Sam Weber's paintings are rich in colour, and full of emotion. He paints a dark world of vampires and demons, yet sustains an elegant, classical feel to his illustrations. Jessica Allan spoke to him to find out how, when and where these creations came to life.
How did you develop such a distinctive painting technique? Did you learn it at art school?
Like with most things, I think it developed over time. Art school was a great first step in getting me set on the right path, but I think I made my most important leaps and discoveries afterwards. It's so important to keep pushing yourself after school. Illustration can be very craft oriented, and it takes time to develop the hand and observation skills necessary to make professional looking work. Working in my sketchbook and on personal projects has been essential in developing my body of work.
What materials do you employ? Do you use a computer to manipulate your images?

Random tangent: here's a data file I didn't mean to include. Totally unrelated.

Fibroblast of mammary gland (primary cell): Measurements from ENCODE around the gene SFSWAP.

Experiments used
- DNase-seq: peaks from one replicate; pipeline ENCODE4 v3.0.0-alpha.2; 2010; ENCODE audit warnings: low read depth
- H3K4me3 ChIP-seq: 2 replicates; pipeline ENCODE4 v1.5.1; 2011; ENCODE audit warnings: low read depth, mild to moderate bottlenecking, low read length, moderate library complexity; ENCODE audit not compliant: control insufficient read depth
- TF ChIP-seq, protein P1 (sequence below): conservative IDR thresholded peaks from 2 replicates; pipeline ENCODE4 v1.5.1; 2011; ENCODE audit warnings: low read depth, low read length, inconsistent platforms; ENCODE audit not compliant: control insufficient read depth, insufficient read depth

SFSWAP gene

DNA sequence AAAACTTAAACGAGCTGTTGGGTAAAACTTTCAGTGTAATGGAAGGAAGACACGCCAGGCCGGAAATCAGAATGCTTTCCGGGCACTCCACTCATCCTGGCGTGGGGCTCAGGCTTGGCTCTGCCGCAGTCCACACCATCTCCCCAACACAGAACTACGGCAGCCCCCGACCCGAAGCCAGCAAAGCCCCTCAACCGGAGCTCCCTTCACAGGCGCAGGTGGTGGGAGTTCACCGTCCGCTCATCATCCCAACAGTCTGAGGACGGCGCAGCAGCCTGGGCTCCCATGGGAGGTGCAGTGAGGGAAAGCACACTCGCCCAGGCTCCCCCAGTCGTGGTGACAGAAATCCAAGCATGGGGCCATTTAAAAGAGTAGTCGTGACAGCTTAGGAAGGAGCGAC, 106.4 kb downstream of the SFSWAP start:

I use watercolour, acrylic paint and ink for the most part. Some gouache also. Inevitably everything is scanned into the computer, and the majority of my work is further finished in Photoshop.
Do you work with narrative or text when painting, if not where do your images come from?
The majority of what I do involves interpreting text or narratives. It's one of the things that drew me to illustration in the first place. The personal images in my pictures are derived from a variety of places - mythology and fairy tales, childhood experiences, things I've stolen from other artists, etc.
Can you explain the concept behind Glengarry Glen Ross?
Glengarry Glen Ross is a play is about salesmen desperate to outdo each other. The art director Anthony Swaneveld and I came up with the idea of portraying them as hyenas. It seemed like a fitting symbol for the themes within the play.
What artists have inspired you in the past?
Some of my artistic influences include Max Ernst, Yoshitaka Amano, Brad Holland, Casper David Friedrich, David Lynch, Otto Dix, etc.